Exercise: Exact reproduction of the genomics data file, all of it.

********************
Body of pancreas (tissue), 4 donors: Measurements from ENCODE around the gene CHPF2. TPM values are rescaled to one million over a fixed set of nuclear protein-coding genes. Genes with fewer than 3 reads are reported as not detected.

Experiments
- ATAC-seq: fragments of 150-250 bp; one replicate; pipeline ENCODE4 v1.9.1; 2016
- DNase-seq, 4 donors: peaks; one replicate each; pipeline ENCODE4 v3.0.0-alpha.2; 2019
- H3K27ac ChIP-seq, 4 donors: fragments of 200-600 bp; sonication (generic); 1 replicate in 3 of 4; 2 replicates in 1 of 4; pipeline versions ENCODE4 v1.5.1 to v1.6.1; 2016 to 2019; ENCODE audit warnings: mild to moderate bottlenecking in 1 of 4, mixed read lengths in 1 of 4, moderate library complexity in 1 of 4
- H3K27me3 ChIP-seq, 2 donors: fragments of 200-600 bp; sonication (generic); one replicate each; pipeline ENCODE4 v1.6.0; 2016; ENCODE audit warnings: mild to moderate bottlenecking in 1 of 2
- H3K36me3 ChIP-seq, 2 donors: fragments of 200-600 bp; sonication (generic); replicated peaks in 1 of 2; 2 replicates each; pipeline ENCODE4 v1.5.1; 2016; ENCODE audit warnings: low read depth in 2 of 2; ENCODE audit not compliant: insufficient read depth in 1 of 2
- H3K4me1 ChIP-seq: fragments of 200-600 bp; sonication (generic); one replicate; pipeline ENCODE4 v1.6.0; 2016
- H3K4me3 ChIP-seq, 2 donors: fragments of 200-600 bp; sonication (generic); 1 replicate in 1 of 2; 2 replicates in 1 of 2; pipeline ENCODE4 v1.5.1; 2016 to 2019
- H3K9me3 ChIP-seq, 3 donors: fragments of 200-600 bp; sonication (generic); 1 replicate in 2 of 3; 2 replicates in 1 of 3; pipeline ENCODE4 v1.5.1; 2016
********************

Body of pancreas (tissue), 4 donors: Measurements from ENCODE around the gene CHPF2. TPM values are rescaled to one million over a fixed set of nuclear protein-coding genes. Genes with fewer than 3 reads are reported as not detected.

Experiments
- ATAC-seq: fragments of 150-250 bp; one replicate; pipeline ENCODE4 v1.9.1; 2016
- DNase-seq, 4 donors: peaks; one replicate each; pipeline ENCODE4 v3.0.0-alpha.2; 2019
- H3K27ac ChIP-seq, 4 donors: fragments of 200-600 bp; sonication (generic); 1 replicate in 3 of 4; 2 replicates in 1 of 4; pipeline versions ENCODE4 v1.5.1 to v1.6.1; 2016 to 2019; ENCODE audit warnings: mild to moderate bottlenecking in 1 of 4, mixed read lengths in 1 of 4, moderate library complexity in 1 of 4
- H3K27me3 ChIP-seq, 2 donors: fragments of 200-600 bp; sonication (generic); one replicate each; pipeline ENCODE4 v1.6.0; 2016; ENCODE audit warnings: mild to moderate bottlenecking in 1 of 2
- H3K36me3 ChIP-seq, 2 donors: fragments of 200-600 bp; sonication (generic); replicated peaks in 1 of 2; 2 replicates each; pipeline ENCODE4 v1.5.1; 2016; ENCODE audit warnings: low read depth in 2 of 2; ENCODE audit not compliant: insufficient read depth in 1 of 2
- H3K4me1 ChIP-seq: fragments of 200-600 bp; sonication (generic); one replicate; pipeline ENCODE4 v1.6.0; 2016
- H3K4me3 ChIP-seq, 2 donors: fragments of 200-600 bp; sonication (generic); 1 replicate in 1 of 2; 2 replicates in 1 of 2; pipeline ENCODE4 v1.5.1; 2016 to 2019
- H3K9me3 ChIP-seq, 3 donors: fragments of 200-600 bp; sonication (generic); 1 replicate in 2 of 3; 2 replicates in 1 of 3; pipeline ENCODE4 v1.5.1; 2016